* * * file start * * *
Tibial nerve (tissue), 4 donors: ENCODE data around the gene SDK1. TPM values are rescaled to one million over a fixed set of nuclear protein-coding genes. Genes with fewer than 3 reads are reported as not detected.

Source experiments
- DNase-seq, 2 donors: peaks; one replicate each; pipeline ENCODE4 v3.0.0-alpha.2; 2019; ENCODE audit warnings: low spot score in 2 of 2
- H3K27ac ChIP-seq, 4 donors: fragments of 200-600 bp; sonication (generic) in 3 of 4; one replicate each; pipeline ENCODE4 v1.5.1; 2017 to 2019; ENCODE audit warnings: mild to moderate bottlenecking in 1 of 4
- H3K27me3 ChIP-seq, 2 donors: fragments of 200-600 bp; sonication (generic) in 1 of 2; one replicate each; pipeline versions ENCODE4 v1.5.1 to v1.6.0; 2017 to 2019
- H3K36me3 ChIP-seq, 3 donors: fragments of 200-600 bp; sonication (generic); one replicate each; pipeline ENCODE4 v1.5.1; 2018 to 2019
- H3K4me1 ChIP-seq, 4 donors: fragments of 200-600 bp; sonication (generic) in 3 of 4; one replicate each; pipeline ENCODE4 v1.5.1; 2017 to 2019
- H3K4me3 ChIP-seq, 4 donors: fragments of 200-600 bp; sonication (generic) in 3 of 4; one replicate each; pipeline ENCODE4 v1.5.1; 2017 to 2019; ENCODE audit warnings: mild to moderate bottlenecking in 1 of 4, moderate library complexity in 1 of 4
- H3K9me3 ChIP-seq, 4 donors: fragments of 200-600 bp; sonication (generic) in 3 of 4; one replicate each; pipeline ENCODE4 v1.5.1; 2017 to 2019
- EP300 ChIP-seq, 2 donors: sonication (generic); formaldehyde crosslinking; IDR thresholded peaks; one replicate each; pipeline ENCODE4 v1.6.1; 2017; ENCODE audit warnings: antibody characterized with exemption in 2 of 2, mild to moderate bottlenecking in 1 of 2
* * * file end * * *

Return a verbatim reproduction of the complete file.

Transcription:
Tibial nerve (tissue), 4 donors: ENCODE data around the gene SDK1. TPM values are rescaled to one million over a fixed set of nuclear protein-coding genes. Genes with fewer than 3 reads are reported as not detected.

Source experiments
- DNase-seq, 2 donors: peaks; one replicate each; pipeline ENCODE4 v3.0.0-alpha.2; 2019; ENCODE audit warnings: low spot score in 2 of 2
- H3K27ac ChIP-seq, 4 donors: fragments of 200-600 bp; sonication (generic) in 3 of 4; one replicate each; pipeline ENCODE4 v1.5.1; 2017 to 2019; ENCODE audit warnings: mild to moderate bottlenecking in 1 of 4
- H3K27me3 ChIP-seq, 2 donors: fragments of 200-600 bp; sonication (generic) in 1 of 2; one replicate each; pipeline versions ENCODE4 v1.5.1 to v1.6.0; 2017 to 2019
- H3K36me3 ChIP-seq, 3 donors: fragments of 200-600 bp; sonication (generic); one replicate each; pipeline ENCODE4 v1.5.1; 2018 to 2019
- H3K4me1 ChIP-seq, 4 donors: fragments of 200-600 bp; sonication (generic) in 3 of 4; one replicate each; pipeline ENCODE4 v1.5.1; 2017 to 2019
- H3K4me3 ChIP-seq, 4 donors: fragments of 200-600 bp; sonication (generic) in 3 of 4; one replicate each; pipeline ENCODE4 v1.5.1; 2017 to 2019; ENCODE audit warnings: mild to moderate bottlenecking in 1 of 4, moderate library complexity in 1 of 4
- H3K9me3 ChIP-seq, 4 donors: fragments of 200-600 bp; sonication (generic) in 3 of 4; one replicate each; pipeline ENCODE4 v1.5.1; 2017 to 2019
- EP300 ChIP-seq, 2 donors: sonication (generic); formaldehyde crosslinking; IDR thresholded peaks; one replicate each; pipeline ENCODE4 v1.6.1; 2017; ENCODE audit warnings: antibody characterized with exemption in 2 of 2, mild to moderate bottlenecking in 1 of 2